Thursday, July 24, 2014

Columbine Principal: You’re Not in This Alone
February 21, 2014 by Ann Wishart | No Comments

Chardon community is offered hope and help in healing from the school shooting as the second anniversary approaches

“I couldn’t look people in the eye. I had 13 people die and two of my students killed the others. It was enormous guilt I was feeling ..."

Columbine High School Principal Frank DeAngelis shared his experiences with a crowd of more than 100 Chardon residents Wednesday, a week before the second anniversary of the shooting at Chardon High School.

“Next week’s going to be tough,” he said, standing near the podium in St. Mary’s Catholic School banquet room. “You’re not alone. We are sending love, thoughts and prayers your way.”

His trip from Colorado to Geauga County started with a phone call from Chardon High School Principal Andy Fetchik asking how Fetchik could help his students and community recover from the tragic events of Feb. 27, 2012.

Wednesday evening, DeAngelis shared his experiences with Chardon.

Columbine High School cafeteria became a war zone 15 years ago when two students opened fire on their classmates, killing 13 and wounding dozens, then shooting themselves, DeAngelis said Wednesday.

When law enforcement and the media finally cleared out, the Columbine community was left waiting for their world to get back to normal, he said.

Chardon residents may be wondering the same thing.

His answer Wednesday was honest, if painful.

“It will never get back to normal,” he said.

As time passed at Columbine High School, he expected healing to begin and life to get better. But two years after the April 20, 1999, shooting at Columbine, things were not looking up.

“There were times I said ‘It can’t get any worse,’” DeAngelis said.

He’d lost students and friends, his marriage was falling apart and he and many others were going through post-traumatic stress disorder they didn’t even recognize as such.

Students from the Class of ’99 graduated and went off to college with no therapy or coping skills, they turned to drugs and suicide, shutting out their parents and DeAngelis was named in eight lawsuits, he said.

It was a bleak time.

Gradually, with a lot of work and patience, he, the school and the community started to heal. It is an ongoing process.

“It’s a marathon, not a sprint,” DeAngelis said, adding, however, the community is growing stronger as they learn to cope.

Fifteen years later, many are still adjusting to their changed reality. He recommended the audience take charge of the process.

“You can decide what that (reality) will look like,” he said.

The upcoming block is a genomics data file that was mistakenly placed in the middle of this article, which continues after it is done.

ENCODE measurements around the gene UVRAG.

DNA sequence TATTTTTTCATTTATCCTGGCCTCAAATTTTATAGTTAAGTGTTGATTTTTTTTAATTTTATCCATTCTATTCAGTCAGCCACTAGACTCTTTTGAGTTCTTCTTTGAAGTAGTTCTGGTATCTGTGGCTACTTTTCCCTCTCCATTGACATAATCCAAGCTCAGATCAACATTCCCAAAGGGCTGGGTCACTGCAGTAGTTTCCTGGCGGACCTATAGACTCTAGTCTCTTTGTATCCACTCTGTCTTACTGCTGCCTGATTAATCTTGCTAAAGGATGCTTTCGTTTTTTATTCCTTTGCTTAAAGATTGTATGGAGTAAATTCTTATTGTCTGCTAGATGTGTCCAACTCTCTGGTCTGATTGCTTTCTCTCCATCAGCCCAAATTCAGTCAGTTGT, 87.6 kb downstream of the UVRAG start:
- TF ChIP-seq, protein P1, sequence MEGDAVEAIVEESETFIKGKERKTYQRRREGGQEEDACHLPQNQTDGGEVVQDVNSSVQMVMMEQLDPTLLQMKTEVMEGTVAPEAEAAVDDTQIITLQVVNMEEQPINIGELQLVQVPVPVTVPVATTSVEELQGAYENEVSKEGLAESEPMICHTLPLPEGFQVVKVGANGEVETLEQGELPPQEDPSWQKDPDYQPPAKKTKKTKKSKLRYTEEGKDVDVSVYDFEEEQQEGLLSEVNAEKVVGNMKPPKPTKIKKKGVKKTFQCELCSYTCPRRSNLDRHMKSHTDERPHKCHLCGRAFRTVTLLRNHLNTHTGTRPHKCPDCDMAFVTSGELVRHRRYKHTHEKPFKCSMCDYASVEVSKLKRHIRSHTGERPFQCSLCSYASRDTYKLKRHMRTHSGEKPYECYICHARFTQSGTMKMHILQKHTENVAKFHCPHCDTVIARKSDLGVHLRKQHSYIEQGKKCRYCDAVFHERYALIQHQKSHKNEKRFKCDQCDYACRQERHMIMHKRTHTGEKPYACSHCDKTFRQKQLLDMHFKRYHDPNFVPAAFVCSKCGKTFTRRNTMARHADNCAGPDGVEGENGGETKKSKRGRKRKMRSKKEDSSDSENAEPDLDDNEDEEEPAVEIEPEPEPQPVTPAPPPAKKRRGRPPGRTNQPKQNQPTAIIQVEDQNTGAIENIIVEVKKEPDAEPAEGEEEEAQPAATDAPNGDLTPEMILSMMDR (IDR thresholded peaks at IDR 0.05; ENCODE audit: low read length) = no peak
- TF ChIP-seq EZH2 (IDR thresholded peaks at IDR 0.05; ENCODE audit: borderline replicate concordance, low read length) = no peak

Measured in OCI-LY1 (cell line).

The principal said he sought counseling immediately after the shooting at Columbine and his therapist told him “If you don’t help yourself, you can’t help anybody else,” DeAndelis recalled.

Teachers, staff, administrators and students had to learn it was alright to share their feelings, he said.

But traumas recurred, triggered by popping balloons, passing helicopters, flashing lights or even regular fire drills. Survivors’ guilt was rampant.

“I couldn’t look people in the eye. I had 13 people die and two of my students killed the others. It was enormous guilt I was feeling,” DeAngelis said. He turned to his religion, as well, to survive and recover.

When the school ceased to be a crime scene, going back inside was tough. Everyone had to walk the halls, eat in the cafeteria and deal with the empty spaces left by the victims.

But people learned to be supportive as a whole.

DeAngelis urged Chardon to hang tight.

“There are too many opportunities to be fragmented. You need to stay together as a community,” he told the audience Wednesday. “This community is going to be stronger than ever because you survived it.”

Parents of Chardon students need to maintain close contact with their kids and help them heal and grow. The students will insist they are fine, but therapy may help deal with the grief and anger so they can move on in a healthy way,  DeAngelis said.

“Columbine parents saw their kids spiral down,” he said.

It is typical of someone who has been through trauma to stay at the emotional maturity he or she was at when the event occurred, DeAngleis said.

“They revert to the age when the tragedy happened. They’re kind of stagnated at that age,” he said.

But there are ways to cope and it is up to parents to insist on taking that route.

“There’s so much help out there,” DeAngelis said, adding he warned against trying to handle the therapy without experts. Parents and educators are not equipped.

“We’re not trained in grief counseling,” he said.

Everyone has a different path to recovery from trauma. The principal said he learned to avoid negativity – his own and that of other people.

“It’s all about attitude. A positive attitude is a catalyst — a spark that creates extraordinary results,” DeAngelis said. He urged people to get help to learn how to redirect their ugly and painful memories to better ones.

Communication is essential, he said, adding he sought out student leaders in all social groups to keep that connection.

He would ask one question: “What can I do to help?” and DeAngelis found opening those lines of communication made Columbine a better school.

Reaching out to other schools like Sandy Hook and Chardon has helped his community heal as well.

“Can you move forward? Yes,” DeAngelis said, adding, however, the community needs to pull together through hard times.

“It depends on you,” he said. “Don’t give up hope — you’re not in this alone.”

To view DeAngelis’ full presentation go to www.geaugatv.org.

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